By Riyaz Wani
If you flip through the pages of local dailies in Kashmir Valley, a pro-government tilt in the coverage stares you in the face: Press releases from the state’s Information and Public Relations Department get the pride of place, often diligently adorned with pictures of the newly appointed Lieutenant Governor and his advisors. Most of rest of the news comprises of heavily sanitized sparse local reportage and agency reports which adhere to the general drift of the coverage.
The impression you get of Kashmir is a perfectly normal place. That too after four months of uninterrupted shutdown and uncertainty following revocation of Article 370 on August 5. There is no counter narrative: almost, no statements from the political parties or civil society groups which challenge the government position on situation. You will rarely spot a picture of detained politicians: Fewer reports mention Farooq Abdullah, his son Omar Abdullah or Mehbooba Mufti, J&K’s three top politicians and former Chief Ministers.
In a weirdly oxymoronic way, the press which ideally is supposed to reflect the reality is hiding it but in the process revealing more about the situation than it is able to hide. And much more tellingly so. The one thing that comes across loud and clear is the growing political vacuum in the absence of political and civil society actors. This has rendered the vast democratic space between the state government and the people eerily vacant: absence of a discourse of any kind is deafening.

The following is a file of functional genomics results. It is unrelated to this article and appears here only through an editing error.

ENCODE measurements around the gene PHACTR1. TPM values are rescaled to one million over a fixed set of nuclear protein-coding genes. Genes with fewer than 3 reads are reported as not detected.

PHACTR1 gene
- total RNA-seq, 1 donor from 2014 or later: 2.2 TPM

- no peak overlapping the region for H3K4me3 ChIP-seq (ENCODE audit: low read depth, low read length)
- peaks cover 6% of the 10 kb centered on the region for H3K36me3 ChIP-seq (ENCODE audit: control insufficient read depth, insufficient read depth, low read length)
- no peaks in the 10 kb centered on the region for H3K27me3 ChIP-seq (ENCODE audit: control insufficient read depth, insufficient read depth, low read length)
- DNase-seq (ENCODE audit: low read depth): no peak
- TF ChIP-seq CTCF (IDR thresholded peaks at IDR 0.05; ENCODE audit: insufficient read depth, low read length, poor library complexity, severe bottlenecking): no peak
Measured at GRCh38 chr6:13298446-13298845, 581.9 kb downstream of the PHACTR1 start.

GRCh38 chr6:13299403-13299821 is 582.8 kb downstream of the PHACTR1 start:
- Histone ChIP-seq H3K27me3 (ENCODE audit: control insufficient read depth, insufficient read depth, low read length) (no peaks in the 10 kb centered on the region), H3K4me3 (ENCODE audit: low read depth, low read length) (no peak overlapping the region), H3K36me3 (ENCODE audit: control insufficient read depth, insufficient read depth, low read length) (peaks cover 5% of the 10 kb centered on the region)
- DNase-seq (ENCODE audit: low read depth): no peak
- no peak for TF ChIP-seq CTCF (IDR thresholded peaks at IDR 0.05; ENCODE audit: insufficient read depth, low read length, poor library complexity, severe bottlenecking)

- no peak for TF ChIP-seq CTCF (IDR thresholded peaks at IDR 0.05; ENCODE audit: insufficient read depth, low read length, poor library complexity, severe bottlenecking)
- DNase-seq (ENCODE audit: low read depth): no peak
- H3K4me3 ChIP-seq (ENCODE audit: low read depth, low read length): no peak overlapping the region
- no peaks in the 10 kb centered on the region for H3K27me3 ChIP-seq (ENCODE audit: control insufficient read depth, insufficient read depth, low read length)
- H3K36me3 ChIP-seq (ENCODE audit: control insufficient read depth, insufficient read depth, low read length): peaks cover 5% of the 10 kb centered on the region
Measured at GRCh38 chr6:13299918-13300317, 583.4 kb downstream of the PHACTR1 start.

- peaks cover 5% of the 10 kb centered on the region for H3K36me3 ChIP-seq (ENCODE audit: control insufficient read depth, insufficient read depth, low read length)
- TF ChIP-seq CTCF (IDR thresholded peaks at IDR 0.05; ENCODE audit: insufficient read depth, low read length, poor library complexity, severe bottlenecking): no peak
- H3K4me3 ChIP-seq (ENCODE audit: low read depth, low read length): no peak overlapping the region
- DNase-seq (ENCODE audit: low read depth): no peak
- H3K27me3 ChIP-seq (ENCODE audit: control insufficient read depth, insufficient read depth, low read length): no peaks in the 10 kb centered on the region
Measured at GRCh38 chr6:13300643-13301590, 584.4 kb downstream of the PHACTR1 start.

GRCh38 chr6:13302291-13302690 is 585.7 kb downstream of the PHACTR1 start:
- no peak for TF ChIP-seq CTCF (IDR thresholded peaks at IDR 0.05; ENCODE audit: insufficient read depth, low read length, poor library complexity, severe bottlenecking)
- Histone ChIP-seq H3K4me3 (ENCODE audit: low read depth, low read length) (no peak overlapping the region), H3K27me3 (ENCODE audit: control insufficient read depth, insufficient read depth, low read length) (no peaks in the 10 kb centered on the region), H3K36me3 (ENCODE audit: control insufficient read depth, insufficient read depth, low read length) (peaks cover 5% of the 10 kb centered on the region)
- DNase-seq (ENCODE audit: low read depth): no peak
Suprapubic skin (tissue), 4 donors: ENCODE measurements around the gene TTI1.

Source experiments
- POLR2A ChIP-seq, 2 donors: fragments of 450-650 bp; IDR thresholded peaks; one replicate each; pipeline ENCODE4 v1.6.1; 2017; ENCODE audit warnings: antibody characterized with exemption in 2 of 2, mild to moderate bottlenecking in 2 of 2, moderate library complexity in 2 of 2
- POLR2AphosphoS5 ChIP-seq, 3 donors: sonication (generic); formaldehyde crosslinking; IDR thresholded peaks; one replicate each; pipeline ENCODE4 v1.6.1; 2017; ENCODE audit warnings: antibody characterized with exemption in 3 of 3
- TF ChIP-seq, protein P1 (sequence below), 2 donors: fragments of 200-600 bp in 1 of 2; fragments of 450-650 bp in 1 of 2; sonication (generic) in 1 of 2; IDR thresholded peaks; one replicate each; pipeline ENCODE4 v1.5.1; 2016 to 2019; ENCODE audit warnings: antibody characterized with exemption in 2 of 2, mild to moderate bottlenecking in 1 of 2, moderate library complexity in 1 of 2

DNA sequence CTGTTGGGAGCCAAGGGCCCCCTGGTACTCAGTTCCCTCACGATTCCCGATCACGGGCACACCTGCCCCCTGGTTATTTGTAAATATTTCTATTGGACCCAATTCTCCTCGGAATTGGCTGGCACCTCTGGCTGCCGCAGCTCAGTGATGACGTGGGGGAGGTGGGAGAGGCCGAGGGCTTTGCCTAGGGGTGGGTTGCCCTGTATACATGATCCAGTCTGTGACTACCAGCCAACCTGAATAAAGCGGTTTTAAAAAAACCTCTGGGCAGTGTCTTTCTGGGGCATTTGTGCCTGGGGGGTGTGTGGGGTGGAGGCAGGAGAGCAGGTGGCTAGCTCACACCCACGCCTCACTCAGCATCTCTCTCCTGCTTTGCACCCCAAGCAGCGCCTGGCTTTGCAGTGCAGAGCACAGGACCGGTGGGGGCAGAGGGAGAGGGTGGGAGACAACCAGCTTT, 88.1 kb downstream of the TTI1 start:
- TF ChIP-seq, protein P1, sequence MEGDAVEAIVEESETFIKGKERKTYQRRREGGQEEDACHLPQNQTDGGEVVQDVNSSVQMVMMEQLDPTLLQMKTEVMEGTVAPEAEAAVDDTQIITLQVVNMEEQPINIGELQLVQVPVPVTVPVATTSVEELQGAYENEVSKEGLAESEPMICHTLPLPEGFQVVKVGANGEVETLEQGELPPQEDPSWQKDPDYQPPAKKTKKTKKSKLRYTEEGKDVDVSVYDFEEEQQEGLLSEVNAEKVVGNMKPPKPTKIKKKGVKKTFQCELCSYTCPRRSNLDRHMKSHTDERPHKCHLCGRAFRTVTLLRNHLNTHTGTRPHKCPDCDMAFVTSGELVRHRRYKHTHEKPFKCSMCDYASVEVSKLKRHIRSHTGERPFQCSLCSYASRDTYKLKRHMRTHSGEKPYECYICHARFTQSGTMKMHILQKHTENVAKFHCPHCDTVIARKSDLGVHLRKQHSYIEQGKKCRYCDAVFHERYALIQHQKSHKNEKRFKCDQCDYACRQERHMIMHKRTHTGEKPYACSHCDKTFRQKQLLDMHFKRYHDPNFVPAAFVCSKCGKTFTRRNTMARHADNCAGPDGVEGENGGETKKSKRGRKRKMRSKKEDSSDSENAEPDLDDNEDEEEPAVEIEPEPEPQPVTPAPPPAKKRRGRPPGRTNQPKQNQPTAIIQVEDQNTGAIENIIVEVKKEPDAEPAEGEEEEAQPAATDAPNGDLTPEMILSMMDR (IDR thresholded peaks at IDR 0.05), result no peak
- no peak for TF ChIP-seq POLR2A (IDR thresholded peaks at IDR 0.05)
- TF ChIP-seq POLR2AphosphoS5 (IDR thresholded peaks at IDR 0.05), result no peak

Similarly, government appears no better off for all the good press it gets. More positive coverage its functionaries and their activities get, more removed they appear from public. People don’t relate to the administration and in turn the administration appears irresponsive to them. What is more, there is little hope of any redeeming change in situation in near future.
The government so far has given no indication that it will free the political leaders anytime soon. The home minister Amit Shah has been non-committal on the subject, while the minister of state in PMO Jitendra Singh has talked of prolonging the leaders’ detention for “not more than eighteen months”. This shows New Delhi has no inclination to restore political activity in the Valley unless it plays along with its August 5 move. It expects an extended incarceration to soften the stances of the leaders to a point where they are willing to reconcile to the terms of the altered political reality.
Will that happen? It is difficult to tell. As things stand, the major pro-establishment parties like National Conference and the PDP are resolutely opposed to revocation of J&K’s autonomous status and want reversal of the contentious decision. Separatist groups who seek Azadi for Kashmir too have rallied around the special status as they apprehend its withdrawal is geared to engineer a demographic change in the erstwhile state. But the detention of all decision-making leaders from across this ideological divide complemented by a sweeping security lockdown and communication blockade has temporarily put a lid on the expected political backlash. This has broken the organizational structure which could have formulated and spearheaded a public response to loss of autonomous status.